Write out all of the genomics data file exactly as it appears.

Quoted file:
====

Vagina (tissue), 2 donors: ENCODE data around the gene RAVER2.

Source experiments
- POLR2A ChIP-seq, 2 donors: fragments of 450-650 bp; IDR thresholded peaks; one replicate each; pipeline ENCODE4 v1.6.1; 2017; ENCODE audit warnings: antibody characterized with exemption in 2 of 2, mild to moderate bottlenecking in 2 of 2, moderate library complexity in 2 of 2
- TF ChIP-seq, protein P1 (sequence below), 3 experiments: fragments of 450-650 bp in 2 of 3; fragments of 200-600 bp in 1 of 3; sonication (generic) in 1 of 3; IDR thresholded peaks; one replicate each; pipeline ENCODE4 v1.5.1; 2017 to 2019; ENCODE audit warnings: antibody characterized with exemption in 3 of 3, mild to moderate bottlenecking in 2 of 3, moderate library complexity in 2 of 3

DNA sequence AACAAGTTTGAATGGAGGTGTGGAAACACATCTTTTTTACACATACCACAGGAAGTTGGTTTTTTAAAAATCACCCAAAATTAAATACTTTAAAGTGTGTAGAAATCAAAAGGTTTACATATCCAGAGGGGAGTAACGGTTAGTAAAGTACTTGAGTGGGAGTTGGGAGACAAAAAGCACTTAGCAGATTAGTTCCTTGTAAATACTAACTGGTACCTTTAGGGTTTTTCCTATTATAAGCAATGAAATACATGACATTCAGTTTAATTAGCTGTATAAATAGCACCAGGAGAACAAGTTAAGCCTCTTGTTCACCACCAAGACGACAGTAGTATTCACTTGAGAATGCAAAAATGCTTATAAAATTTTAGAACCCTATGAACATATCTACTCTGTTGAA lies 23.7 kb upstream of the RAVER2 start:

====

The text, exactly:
Vagina (tissue), 2 donors: ENCODE data around the gene RAVER2.

Source experiments
- POLR2A ChIP-seq, 2 donors: fragments of 450-650 bp; IDR thresholded peaks; one replicate each; pipeline ENCODE4 v1.6.1; 2017; ENCODE audit warnings: antibody characterized with exemption in 2 of 2, mild to moderate bottlenecking in 2 of 2, moderate library complexity in 2 of 2
- TF ChIP-seq, protein P1 (sequence below), 3 experiments: fragments of 450-650 bp in 2 of 3; fragments of 200-600 bp in 1 of 3; sonication (generic) in 1 of 3; IDR thresholded peaks; one replicate each; pipeline ENCODE4 v1.5.1; 2017 to 2019; ENCODE audit warnings: antibody characterized with exemption in 3 of 3, mild to moderate bottlenecking in 2 of 3, moderate library complexity in 2 of 3

DNA sequence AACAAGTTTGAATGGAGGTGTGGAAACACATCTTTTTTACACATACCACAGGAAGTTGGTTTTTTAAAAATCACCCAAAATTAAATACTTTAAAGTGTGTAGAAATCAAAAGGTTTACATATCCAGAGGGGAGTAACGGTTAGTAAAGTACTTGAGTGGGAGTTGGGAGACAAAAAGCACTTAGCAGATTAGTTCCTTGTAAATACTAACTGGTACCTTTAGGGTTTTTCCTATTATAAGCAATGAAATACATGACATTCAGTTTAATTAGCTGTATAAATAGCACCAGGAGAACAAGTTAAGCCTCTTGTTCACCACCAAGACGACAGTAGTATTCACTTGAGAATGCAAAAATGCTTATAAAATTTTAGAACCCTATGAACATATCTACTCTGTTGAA lies 23.7 kb upstream of the RAVER2 start: